By: Elizabeth Patterson
JACKSON, Tenn. (UTC/AP) — Humboldt High School has started randomly drug testing students involved in athletics following a new state law that allowed schools to randomly test students in voluntary extracurricular activities.
The testing began Thursday after student athletes and parents were required sign letters allowing the testing in order to participate in athletic programs like cheerleading and football.
Principal Arthur Moss told The Jackson Sun that testing will occur every other month to give students a way to counter peer pressure and to ensure athletes are drug free.
“This is to change the perception that all our athletes are on drugs,” Moss said.
The first round of testing included 10 students who were randomly selected through a numbering process, he said. School officials plan to expand the program to include all extracurricular activities once a structure is in place to test a larger group of students.
Although drug testing in Tennessee schools is not new, random testing for students involved in extracurricular activities was permitted under an amendment passed in June.
Rich Haglund, general counsel for the State Board of Education, said prior to that amendment, Tennessee law only allowed students to be tested based on reasonable suspicion.
Steve Bayko, superintendent of Humboldt City Schools, said the testing is not harmful and refusal to participate in the testing would prohibit students from taking part in athletics.
“There’s no requirement that any student has the right to extracurricular activities,” Bayko said.
Ja’Lisa Smith, a Humboldt High student, said she signed the authorization form for drug testing to be on the volleyball team and supports the program.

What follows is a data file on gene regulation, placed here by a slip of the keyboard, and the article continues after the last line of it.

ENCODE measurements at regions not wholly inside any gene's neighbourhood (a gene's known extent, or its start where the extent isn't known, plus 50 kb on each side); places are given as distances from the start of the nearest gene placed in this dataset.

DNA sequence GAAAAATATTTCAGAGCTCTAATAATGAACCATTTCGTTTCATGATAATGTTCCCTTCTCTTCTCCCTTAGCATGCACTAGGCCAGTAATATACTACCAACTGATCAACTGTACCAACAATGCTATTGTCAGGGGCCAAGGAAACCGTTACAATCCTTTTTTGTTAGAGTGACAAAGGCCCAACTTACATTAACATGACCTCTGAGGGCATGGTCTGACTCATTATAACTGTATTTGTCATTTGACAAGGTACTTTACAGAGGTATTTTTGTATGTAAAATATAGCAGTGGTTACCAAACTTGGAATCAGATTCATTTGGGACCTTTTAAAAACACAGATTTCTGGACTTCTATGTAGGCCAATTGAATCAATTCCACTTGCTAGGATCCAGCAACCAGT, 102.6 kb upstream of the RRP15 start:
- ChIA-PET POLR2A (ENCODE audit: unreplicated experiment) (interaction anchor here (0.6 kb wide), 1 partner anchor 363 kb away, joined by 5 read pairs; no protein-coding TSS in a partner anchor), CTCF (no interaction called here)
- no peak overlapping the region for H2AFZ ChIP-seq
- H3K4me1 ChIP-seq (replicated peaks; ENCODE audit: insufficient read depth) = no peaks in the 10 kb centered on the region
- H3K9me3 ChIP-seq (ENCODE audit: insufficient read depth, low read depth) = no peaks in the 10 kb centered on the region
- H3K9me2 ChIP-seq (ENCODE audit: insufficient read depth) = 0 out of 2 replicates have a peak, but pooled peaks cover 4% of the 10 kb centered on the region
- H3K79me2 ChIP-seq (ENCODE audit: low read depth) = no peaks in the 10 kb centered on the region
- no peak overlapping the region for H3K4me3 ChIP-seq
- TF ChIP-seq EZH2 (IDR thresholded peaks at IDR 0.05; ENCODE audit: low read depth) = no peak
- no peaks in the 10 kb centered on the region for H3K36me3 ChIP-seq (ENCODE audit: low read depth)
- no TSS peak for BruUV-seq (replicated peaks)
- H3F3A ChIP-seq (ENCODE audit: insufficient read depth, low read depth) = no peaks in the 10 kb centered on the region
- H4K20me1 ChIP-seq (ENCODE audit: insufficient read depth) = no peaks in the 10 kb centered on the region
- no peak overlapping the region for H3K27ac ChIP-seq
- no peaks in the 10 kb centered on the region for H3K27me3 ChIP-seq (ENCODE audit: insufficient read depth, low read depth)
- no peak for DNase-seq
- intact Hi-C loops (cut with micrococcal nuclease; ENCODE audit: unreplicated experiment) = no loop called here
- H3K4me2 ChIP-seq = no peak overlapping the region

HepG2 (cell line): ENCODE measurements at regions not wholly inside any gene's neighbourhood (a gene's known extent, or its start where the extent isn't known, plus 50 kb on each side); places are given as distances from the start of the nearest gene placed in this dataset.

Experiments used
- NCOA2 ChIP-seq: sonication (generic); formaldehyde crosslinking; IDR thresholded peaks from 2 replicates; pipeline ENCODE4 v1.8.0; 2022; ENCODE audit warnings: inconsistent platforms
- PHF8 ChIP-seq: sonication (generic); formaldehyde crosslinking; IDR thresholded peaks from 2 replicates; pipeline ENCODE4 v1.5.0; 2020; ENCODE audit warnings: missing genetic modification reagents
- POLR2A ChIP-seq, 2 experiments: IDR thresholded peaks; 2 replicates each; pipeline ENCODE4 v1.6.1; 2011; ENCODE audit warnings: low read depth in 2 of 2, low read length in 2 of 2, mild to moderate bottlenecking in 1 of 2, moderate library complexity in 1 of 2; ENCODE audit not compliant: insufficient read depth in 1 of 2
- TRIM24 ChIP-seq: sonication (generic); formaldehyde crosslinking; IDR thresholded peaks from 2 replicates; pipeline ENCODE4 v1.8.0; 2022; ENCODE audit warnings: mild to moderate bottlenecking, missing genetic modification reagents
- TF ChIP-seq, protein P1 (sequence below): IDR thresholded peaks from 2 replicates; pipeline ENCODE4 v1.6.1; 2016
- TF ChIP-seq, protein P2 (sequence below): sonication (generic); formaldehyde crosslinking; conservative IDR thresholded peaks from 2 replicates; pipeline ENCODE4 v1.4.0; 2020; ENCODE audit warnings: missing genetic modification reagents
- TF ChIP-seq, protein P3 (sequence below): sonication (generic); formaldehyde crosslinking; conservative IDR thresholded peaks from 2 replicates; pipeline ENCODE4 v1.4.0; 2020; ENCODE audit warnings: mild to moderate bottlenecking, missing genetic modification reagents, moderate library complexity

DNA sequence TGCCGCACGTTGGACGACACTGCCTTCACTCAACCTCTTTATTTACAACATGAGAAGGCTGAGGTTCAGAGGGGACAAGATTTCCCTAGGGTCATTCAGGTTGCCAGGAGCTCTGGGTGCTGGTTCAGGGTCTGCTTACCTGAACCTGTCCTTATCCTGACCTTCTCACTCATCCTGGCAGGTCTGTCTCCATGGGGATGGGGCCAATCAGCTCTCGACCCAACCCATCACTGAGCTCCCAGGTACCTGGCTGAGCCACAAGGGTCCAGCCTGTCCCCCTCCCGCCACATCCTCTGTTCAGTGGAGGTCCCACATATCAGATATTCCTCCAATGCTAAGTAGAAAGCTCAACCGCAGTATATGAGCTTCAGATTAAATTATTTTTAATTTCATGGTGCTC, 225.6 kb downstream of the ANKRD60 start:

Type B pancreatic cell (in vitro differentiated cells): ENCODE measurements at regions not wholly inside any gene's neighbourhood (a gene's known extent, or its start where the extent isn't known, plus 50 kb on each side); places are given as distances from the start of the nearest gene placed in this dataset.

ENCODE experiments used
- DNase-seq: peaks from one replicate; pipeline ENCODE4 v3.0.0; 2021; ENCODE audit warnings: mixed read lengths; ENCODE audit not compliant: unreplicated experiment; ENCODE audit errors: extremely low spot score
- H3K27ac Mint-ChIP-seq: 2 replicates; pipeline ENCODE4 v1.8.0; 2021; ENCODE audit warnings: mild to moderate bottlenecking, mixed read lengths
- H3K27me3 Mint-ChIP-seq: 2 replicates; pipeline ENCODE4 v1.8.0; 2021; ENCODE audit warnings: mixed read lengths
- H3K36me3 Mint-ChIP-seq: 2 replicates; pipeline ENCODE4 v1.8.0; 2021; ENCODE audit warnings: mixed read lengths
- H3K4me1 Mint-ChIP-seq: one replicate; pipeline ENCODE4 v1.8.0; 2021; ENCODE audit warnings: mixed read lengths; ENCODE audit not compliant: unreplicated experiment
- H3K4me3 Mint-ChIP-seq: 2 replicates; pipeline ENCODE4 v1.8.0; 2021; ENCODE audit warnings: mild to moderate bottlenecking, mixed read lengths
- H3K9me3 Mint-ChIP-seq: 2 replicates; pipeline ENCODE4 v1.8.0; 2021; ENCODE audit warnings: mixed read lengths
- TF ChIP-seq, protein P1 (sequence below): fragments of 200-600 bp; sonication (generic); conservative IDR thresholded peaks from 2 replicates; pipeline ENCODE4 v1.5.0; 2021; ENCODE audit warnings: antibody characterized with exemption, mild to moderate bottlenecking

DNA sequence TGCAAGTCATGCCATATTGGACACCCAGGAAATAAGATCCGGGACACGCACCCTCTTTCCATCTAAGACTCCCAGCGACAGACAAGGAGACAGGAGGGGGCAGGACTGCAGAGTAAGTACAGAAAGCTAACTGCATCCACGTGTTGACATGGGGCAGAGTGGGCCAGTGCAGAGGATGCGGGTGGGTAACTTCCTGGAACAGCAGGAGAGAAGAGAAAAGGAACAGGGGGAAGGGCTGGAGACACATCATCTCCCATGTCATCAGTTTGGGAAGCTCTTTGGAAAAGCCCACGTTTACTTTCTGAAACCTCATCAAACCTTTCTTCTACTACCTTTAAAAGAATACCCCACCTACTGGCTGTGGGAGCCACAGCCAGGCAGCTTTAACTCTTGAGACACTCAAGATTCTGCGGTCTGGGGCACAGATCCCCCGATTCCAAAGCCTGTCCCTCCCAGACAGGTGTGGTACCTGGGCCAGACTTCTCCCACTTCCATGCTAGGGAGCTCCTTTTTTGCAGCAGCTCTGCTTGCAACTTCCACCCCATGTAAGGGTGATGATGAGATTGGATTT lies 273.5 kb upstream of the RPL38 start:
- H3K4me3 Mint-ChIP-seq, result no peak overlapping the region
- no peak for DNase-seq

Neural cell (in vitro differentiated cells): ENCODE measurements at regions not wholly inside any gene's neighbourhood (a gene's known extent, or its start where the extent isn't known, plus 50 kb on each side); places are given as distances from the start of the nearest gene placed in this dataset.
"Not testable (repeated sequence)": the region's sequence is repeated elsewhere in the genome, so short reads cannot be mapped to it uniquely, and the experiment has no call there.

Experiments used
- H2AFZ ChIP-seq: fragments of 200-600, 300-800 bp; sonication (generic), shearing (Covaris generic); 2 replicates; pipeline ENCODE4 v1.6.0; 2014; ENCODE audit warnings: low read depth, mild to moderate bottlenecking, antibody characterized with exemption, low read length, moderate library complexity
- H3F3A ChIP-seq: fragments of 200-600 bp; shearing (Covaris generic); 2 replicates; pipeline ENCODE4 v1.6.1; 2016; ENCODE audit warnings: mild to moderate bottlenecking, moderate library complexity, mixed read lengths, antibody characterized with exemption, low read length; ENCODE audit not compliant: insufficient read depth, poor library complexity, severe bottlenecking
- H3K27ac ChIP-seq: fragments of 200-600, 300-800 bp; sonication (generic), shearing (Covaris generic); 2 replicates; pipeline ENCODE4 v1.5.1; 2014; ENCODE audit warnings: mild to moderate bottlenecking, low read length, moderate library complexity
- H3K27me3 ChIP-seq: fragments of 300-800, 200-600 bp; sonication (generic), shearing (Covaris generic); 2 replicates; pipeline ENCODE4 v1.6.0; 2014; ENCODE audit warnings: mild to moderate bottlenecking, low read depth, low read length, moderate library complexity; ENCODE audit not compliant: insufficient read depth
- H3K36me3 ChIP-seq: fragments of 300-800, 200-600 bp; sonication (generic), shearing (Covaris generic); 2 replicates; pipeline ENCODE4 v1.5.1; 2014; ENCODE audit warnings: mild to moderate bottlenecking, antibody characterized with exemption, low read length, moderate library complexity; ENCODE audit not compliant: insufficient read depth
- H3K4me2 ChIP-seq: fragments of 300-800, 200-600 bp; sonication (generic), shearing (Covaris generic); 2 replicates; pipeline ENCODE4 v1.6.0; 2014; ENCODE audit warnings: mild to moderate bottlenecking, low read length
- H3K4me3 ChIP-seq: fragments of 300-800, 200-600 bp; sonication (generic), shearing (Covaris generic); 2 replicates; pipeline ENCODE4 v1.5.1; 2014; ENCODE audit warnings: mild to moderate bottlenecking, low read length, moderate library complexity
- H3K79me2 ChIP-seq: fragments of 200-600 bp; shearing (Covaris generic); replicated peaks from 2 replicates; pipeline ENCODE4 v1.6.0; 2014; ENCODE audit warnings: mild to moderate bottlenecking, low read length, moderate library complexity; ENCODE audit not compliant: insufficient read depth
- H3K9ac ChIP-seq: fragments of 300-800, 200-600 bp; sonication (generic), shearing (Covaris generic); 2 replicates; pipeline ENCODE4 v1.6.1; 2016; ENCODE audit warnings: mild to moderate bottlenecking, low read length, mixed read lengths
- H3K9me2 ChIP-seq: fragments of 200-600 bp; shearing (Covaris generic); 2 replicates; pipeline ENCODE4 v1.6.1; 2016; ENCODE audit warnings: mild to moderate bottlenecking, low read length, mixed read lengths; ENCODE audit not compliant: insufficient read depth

“I think it is great because drugs could affect how (student athletes) play,” Smith said. “They should have been doing it a long time ago.”
However, Hedy Weinberg, executive director of the American Civil Liberties Union of Tennessee, said her group lobbied against the amendment because the organization believes it infringes on children’s rights.
“While we are concerned with students using drugs, we do not believe that random drug testing of students is the solution,” Weinberg said. “In fact random drug testing in school has proven to be ineffective in deterring drug use among young people.”
Weinberg said there’s a potential for inaccurate results from urine sampling. To eliminate tampering with the samples, a witness would have to observe the student at all times during testing, she said.
“It’s important to remember the random testing is not based on probable cause or even reasonable suspicion and challenges what young people learn in their civics classes,” she said.
She encouraged parents with concerns about Humboldt’s testing program to contact the ACLU.
Information from: The Jackson Sun, http://www.jacksonsun.com
Copyright 2010 The Associated Press.